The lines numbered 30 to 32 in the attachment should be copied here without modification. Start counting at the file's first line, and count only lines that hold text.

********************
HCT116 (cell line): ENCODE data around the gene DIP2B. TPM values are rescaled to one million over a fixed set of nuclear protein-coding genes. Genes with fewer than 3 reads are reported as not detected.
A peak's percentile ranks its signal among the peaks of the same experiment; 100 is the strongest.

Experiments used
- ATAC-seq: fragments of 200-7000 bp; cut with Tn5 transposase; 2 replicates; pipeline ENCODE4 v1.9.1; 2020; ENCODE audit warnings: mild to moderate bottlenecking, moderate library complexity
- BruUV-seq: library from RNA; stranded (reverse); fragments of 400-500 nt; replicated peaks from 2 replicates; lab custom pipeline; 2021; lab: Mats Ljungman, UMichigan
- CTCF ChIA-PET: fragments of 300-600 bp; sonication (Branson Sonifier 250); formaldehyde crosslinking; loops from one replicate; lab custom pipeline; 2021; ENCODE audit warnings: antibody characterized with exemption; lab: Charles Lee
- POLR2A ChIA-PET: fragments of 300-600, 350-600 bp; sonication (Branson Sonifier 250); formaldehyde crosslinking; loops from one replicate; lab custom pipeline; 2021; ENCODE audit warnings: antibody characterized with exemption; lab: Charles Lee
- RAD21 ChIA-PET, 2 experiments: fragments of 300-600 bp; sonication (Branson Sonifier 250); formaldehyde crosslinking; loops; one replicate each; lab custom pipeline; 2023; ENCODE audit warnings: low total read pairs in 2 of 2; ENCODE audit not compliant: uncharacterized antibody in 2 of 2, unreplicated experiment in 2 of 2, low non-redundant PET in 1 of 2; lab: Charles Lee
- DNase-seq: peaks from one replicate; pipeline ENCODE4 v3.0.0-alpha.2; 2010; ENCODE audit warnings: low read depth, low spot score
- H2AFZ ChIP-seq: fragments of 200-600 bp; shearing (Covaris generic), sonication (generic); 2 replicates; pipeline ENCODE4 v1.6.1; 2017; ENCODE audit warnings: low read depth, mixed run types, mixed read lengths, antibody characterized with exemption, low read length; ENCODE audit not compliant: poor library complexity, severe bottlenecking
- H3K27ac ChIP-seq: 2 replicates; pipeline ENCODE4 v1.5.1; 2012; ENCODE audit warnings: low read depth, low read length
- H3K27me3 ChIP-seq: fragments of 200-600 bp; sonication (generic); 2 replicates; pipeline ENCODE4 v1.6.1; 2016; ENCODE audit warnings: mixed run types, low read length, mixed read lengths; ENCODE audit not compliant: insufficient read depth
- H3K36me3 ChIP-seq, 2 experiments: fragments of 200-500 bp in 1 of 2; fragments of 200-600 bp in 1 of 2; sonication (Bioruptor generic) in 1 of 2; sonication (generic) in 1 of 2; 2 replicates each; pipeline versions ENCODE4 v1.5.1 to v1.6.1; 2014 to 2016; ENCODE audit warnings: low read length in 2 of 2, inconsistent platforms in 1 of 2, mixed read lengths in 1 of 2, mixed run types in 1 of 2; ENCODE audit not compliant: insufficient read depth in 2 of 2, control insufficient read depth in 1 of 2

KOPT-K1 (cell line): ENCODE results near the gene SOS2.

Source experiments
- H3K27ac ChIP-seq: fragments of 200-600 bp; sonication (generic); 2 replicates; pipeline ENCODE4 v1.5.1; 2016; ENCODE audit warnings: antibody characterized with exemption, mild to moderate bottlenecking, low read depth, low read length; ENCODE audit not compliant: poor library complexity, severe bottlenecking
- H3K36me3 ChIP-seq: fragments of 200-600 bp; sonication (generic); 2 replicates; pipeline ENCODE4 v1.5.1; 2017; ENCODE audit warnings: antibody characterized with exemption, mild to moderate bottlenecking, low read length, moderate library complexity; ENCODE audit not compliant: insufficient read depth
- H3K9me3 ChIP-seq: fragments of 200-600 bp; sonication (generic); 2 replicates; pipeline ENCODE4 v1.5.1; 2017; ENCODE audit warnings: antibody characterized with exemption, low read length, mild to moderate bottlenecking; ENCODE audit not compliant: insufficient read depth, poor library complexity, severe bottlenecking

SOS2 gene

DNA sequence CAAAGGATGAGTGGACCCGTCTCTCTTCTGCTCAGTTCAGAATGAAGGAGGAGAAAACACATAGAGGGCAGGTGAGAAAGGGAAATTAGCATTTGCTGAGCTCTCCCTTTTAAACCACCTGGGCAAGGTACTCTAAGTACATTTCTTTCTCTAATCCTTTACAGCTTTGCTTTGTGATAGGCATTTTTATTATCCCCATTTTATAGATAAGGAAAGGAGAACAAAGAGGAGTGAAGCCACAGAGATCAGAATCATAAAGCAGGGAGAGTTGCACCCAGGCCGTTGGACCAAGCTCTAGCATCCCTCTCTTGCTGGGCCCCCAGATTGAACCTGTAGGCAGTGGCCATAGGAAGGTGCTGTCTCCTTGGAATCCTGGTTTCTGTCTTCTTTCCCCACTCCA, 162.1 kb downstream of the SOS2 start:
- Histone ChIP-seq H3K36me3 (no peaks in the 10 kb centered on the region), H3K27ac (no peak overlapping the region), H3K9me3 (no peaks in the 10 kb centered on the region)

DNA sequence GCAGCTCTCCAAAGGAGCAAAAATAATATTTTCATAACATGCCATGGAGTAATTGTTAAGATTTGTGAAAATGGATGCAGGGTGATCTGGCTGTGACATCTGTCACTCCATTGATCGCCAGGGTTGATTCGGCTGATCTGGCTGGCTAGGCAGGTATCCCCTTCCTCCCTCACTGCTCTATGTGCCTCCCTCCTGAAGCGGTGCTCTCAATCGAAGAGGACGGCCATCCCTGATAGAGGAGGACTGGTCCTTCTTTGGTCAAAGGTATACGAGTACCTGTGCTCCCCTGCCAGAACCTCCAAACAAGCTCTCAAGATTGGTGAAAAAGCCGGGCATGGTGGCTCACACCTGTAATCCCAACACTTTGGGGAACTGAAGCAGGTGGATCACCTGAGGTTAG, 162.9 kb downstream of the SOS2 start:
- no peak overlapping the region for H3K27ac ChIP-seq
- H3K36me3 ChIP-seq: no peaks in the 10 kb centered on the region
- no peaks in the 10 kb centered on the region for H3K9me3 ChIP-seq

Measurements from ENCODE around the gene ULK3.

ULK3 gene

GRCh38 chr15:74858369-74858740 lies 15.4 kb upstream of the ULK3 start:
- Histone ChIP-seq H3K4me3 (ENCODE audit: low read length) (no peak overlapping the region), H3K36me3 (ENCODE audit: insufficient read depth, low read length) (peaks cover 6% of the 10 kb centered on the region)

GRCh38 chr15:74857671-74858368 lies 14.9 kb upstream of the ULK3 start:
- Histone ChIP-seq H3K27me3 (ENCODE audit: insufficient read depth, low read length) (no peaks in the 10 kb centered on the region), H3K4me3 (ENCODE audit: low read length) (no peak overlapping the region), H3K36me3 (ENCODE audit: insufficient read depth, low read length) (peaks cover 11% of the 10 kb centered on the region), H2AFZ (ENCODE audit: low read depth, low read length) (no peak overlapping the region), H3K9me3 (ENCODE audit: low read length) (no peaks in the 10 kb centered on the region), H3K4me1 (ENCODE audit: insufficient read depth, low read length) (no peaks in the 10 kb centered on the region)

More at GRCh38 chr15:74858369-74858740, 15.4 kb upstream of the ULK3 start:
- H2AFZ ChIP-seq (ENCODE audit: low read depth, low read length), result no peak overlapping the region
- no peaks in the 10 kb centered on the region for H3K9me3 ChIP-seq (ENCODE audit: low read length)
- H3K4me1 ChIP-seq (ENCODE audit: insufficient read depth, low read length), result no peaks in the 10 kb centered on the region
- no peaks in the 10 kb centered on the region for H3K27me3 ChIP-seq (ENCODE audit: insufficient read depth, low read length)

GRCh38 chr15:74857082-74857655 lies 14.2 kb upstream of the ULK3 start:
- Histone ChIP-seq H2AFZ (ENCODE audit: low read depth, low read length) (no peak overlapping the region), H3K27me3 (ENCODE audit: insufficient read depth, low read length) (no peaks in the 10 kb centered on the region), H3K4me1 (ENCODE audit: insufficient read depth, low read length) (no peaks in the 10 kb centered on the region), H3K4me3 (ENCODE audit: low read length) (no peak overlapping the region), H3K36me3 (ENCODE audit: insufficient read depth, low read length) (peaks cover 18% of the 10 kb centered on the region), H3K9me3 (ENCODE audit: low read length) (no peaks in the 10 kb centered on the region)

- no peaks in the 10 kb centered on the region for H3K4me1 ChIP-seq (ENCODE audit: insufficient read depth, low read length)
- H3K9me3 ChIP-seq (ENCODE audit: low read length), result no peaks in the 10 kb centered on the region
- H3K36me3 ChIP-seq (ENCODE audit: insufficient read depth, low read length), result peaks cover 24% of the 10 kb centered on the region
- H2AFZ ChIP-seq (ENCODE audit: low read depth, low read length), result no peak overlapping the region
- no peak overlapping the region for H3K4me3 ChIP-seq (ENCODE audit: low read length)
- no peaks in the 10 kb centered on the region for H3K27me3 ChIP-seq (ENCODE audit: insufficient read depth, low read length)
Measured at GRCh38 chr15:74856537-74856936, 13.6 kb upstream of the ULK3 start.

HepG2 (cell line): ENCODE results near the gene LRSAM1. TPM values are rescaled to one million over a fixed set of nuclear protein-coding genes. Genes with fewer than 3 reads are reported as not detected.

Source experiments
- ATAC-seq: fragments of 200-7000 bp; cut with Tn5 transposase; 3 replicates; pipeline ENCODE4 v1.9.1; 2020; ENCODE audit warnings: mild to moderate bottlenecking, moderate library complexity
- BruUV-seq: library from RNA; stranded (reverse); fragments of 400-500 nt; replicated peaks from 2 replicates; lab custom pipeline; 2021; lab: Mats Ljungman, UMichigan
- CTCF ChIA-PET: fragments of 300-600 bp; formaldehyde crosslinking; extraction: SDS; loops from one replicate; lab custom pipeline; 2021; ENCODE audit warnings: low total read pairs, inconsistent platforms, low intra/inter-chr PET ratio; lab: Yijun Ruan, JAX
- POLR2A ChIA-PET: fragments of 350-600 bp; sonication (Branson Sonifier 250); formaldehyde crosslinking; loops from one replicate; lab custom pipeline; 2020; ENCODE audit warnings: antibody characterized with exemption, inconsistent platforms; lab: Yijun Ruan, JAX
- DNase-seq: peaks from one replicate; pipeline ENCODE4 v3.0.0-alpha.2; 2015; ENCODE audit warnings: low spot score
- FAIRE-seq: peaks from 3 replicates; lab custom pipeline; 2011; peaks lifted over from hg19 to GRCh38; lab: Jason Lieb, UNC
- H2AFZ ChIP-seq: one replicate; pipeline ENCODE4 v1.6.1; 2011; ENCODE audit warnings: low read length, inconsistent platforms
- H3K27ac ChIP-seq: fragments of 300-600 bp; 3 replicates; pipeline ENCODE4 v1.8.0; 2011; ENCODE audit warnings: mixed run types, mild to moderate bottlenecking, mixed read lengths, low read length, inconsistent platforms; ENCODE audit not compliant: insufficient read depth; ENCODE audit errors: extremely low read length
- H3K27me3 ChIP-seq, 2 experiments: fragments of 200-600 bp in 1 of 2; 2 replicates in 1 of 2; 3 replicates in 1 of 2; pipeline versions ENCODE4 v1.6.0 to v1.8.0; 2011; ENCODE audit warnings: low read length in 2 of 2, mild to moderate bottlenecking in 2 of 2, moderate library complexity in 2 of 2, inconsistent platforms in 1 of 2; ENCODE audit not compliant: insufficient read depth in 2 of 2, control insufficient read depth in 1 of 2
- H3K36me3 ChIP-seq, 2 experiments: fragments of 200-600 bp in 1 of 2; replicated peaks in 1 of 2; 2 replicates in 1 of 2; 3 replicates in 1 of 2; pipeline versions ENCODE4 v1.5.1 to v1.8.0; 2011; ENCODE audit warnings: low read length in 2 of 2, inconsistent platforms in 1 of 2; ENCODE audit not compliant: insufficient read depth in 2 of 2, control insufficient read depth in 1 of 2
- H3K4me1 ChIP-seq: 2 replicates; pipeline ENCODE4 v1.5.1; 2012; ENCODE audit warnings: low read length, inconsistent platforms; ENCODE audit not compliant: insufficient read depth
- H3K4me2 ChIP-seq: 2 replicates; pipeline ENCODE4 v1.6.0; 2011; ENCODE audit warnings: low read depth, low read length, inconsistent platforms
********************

GRCh38 chr15:74857671-74858368 lies 14.9 kb upstream of the ULK3 start:
- Histone ChIP-seq H3K27me3 (ENCODE audit: insufficient read depth, low read length) (no peaks in the 10 kb centered on the region), H3K4me3 (ENCODE audit: low read length) (no peak overlapping the region), H3K36me3 (ENCODE audit: insufficient read depth, low read length) (peaks cover 11% of the 10 kb centered on the region), H2AFZ (ENCODE audit: low read depth, low read length) (no peak overlapping the region), H3K9me3 (ENCODE audit: low read length) (no peaks in the 10 kb centered on the region), H3K4me1 (ENCODE audit: insufficient read depth, low read length) (no peaks in the 10 kb centered on the region)

More at GRCh38 chr15:74858369-74858740, 15.4 kb upstream of the ULK3 start: